Who publishes military memoir?

This is the first time I’ve assembled a list of periodicals and small presses that publish the memoirs of military personnel. The question arises occasionally. I’ll continue to add to the list when I can. Please leave a comment if you know of a specialized publisher I’ve overlooked. Keep in mind that many other publishing houses bring out military memoirs occasionally without specializing in them.

ABC-CLIO, LLC

Alternative Book Press

Blue Nostalgia: A Journal of Post-Traumatic Growth

Elva Resa Publishing LLC

Fonthill Media Limited

Hellgate Press

The History Press

The Journal of Military Experience (JME)

Maverick House

Military Officer

MilSpeak Books

Naval Institute Press

Osprey Publishing, a division of Bloomsbury Publishing

Parameters: The U.S. Army War College Quarterly

Pen & Sword Books Limited

Potomac Books, an imprint of the University of Nebraska Press

Proud to Be: Writing by American Warriors

Tattered Flag Press

Texas State Historical Association Press 

University Press of Kansas

Vallentine Mitchell & Co., Limited

Vandamere Press

War, Literature & the Arts

Also of interest:

4th Division Press, a children’s book imprint of E.L. Kurdyla Publishing LLC

The Blue Falcon: A Journal of Military Fiction

Blue Streak: A Journal of Military Poetry

The story writes us

We constantly imagine pictures, or create muscle memory, or devise stories to help us recall how to perform tasks, analyze problems, and relate to other people. We tend to learn these methods from each other, rather than invent new ones, and consequently both good and inefficient strategies are passed along. The strategies suffice if they’re relatively effective. They needn’t be perfect, as evolutionary theory shows.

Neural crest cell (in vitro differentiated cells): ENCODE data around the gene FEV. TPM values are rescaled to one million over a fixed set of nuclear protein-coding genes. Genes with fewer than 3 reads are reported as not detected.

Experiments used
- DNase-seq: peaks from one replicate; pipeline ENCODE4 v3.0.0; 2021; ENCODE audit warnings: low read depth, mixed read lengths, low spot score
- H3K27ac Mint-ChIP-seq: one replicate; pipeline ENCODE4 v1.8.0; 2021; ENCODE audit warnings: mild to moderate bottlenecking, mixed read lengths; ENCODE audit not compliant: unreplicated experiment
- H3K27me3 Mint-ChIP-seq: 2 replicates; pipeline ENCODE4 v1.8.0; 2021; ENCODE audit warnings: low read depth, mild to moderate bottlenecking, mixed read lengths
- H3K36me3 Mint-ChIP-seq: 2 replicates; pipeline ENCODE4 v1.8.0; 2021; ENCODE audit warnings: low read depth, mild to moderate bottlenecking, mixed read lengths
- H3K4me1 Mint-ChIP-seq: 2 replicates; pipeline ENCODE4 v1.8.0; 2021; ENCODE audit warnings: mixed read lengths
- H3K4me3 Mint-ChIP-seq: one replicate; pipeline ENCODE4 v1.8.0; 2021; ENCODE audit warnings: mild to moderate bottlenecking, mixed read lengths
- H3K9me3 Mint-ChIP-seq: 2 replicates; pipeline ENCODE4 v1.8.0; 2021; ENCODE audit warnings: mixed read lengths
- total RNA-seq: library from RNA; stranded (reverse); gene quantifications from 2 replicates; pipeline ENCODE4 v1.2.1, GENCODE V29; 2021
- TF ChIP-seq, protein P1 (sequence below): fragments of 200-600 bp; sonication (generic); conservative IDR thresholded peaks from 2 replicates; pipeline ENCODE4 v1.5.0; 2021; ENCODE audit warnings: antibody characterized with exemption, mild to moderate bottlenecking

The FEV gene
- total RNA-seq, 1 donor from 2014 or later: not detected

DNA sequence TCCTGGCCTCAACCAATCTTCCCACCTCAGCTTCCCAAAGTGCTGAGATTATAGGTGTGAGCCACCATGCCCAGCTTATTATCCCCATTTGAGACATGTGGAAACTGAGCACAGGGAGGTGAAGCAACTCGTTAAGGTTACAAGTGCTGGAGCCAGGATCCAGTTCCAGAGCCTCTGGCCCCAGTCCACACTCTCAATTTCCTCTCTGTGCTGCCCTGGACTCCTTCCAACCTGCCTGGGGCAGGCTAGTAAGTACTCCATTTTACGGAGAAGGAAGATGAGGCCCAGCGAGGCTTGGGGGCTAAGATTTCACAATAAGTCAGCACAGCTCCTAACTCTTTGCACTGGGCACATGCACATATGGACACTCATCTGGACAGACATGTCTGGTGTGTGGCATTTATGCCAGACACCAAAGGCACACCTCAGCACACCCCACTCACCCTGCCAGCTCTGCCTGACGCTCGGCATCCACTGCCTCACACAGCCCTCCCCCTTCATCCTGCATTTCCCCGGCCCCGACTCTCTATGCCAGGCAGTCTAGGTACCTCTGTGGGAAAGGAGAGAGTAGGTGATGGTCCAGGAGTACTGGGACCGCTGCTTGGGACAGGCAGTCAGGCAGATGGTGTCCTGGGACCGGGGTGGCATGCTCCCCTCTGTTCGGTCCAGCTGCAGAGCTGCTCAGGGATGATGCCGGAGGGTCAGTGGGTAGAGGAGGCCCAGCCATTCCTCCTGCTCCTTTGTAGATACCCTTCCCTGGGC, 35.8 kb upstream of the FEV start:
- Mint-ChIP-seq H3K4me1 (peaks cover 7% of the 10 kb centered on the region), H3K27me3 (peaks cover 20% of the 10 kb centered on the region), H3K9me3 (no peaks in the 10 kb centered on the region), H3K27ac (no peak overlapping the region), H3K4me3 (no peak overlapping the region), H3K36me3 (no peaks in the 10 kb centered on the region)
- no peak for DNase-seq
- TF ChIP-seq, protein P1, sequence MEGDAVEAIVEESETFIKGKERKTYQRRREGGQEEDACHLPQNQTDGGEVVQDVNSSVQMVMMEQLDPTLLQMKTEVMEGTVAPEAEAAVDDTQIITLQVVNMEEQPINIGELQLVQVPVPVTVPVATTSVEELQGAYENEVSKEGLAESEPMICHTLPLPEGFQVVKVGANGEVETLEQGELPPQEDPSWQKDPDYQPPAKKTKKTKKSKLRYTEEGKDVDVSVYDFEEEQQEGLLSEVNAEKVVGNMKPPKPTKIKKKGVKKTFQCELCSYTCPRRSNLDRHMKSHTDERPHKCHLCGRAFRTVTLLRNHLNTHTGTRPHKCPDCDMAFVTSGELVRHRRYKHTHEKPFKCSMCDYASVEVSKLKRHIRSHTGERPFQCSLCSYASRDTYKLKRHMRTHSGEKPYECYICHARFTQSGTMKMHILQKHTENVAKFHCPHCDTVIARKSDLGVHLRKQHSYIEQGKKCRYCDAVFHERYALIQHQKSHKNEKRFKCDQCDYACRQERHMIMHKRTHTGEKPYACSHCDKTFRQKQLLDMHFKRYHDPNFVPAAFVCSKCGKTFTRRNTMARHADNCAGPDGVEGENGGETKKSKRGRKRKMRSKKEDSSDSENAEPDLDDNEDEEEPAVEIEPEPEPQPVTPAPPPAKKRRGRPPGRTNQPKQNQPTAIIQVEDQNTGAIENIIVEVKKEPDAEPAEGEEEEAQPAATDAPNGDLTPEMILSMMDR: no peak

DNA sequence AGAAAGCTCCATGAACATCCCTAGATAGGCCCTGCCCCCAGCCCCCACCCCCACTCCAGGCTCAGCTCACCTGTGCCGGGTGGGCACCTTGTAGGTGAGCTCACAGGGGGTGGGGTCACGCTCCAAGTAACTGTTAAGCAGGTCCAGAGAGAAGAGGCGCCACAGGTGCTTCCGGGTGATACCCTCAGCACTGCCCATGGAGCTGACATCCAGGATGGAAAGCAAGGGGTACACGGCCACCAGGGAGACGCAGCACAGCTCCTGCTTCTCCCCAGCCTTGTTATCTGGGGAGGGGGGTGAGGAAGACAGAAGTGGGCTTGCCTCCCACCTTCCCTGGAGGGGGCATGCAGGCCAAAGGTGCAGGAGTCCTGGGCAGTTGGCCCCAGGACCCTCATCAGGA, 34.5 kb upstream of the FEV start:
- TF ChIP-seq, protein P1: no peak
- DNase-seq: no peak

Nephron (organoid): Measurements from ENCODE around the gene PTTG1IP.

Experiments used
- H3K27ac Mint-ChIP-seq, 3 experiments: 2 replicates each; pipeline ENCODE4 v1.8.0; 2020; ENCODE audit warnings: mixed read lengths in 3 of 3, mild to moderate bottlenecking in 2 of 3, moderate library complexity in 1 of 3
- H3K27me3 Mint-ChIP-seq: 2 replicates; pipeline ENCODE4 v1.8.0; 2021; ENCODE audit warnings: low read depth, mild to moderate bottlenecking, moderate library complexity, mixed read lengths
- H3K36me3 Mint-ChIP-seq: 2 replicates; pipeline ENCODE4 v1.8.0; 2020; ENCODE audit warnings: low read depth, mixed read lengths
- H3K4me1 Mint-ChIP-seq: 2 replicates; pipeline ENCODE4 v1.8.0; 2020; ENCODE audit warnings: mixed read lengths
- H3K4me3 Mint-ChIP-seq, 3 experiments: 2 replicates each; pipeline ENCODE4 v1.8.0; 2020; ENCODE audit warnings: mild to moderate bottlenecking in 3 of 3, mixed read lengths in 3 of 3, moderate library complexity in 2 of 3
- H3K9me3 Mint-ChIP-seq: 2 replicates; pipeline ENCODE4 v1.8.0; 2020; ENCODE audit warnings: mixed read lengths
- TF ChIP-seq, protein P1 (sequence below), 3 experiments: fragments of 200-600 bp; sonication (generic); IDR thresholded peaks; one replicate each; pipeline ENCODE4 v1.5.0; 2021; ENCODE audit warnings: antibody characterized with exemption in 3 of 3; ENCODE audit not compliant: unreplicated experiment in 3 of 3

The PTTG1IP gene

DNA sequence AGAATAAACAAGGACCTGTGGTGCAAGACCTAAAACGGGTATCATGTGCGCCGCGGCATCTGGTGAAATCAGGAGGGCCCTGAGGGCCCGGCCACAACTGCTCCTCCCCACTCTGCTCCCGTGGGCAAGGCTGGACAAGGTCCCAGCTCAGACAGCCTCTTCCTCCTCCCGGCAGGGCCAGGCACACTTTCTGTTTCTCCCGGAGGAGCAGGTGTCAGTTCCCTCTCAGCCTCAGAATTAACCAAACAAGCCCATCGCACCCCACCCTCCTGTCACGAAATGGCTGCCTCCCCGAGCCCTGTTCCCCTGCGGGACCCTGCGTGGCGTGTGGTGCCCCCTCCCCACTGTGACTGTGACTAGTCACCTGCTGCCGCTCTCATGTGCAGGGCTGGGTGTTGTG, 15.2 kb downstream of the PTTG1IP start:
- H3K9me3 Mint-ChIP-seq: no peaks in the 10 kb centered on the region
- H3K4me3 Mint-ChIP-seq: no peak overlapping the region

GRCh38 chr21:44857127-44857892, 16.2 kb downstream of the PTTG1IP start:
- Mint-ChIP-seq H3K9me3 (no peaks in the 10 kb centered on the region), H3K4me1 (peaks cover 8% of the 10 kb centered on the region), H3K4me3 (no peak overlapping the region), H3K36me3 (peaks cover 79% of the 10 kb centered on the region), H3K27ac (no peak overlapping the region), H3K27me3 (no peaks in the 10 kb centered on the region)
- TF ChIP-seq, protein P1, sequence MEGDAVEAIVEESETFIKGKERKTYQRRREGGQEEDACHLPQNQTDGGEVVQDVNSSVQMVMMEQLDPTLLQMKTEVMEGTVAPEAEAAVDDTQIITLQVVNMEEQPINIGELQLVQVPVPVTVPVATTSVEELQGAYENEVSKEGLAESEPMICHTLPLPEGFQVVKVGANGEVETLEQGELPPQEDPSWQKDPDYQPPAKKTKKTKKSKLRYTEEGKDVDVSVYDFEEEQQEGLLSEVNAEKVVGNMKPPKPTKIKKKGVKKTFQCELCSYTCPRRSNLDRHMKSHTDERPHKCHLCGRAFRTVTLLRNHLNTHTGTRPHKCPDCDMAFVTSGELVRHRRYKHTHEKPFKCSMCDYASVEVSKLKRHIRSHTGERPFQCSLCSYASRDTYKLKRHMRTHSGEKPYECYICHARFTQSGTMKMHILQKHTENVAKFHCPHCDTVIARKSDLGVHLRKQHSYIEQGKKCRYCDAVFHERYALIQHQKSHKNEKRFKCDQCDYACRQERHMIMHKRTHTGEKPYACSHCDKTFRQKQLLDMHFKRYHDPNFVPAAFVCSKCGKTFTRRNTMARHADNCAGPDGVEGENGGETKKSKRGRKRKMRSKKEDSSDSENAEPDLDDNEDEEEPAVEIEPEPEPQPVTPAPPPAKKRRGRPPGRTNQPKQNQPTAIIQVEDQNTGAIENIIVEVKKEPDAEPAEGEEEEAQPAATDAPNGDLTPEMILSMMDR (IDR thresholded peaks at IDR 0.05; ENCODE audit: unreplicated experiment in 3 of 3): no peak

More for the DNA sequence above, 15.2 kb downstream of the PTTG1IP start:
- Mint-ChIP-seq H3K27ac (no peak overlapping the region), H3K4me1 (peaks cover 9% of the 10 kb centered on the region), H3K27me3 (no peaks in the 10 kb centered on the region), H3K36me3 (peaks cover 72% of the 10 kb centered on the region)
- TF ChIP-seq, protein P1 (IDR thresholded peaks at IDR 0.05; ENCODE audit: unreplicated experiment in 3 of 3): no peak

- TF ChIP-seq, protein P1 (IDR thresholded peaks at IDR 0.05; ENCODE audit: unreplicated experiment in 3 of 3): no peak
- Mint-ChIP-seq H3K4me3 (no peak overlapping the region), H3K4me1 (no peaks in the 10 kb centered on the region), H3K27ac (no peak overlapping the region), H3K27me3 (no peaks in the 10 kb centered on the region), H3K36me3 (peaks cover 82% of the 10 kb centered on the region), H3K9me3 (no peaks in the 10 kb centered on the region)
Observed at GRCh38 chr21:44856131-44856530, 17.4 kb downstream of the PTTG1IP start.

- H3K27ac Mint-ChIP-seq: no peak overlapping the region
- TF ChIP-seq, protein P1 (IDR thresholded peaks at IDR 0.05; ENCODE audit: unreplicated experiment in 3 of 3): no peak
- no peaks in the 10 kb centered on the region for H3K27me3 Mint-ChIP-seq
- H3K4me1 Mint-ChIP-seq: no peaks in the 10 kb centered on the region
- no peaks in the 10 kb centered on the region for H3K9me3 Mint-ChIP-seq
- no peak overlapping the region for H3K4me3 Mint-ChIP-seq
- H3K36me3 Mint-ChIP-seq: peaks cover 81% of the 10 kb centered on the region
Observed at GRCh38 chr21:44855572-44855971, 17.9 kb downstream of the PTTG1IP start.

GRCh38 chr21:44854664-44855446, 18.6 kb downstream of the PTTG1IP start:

At a 2000 conference on the subjects of autobiography, biography, and memoir, Michal Govrin said the story writes us all. “Whenever we write, we shape things,” she said, and biography—the story—is a metaphor for the process of acculturation. There is, she reminded the audience, often a preconceived plot. People try to tell their stories in a certain way, to conform to a belief structure.

Most illuminating was Govrin’s conclusion: “It is very difficult to leave a story.”

Beware of (not) being yourself

Children quickly discover that the most effective technique for survival involves conforming to their parents’ or caregiver’s values, regardless of whether the adults’ values are healthy or appropriate. Rarely does anyone intervene in a relationship between a parent and a child simply because a child is learning maladaptive behavior. Eventually, without being fully aware of it, most children adopt versions of their parents’ values.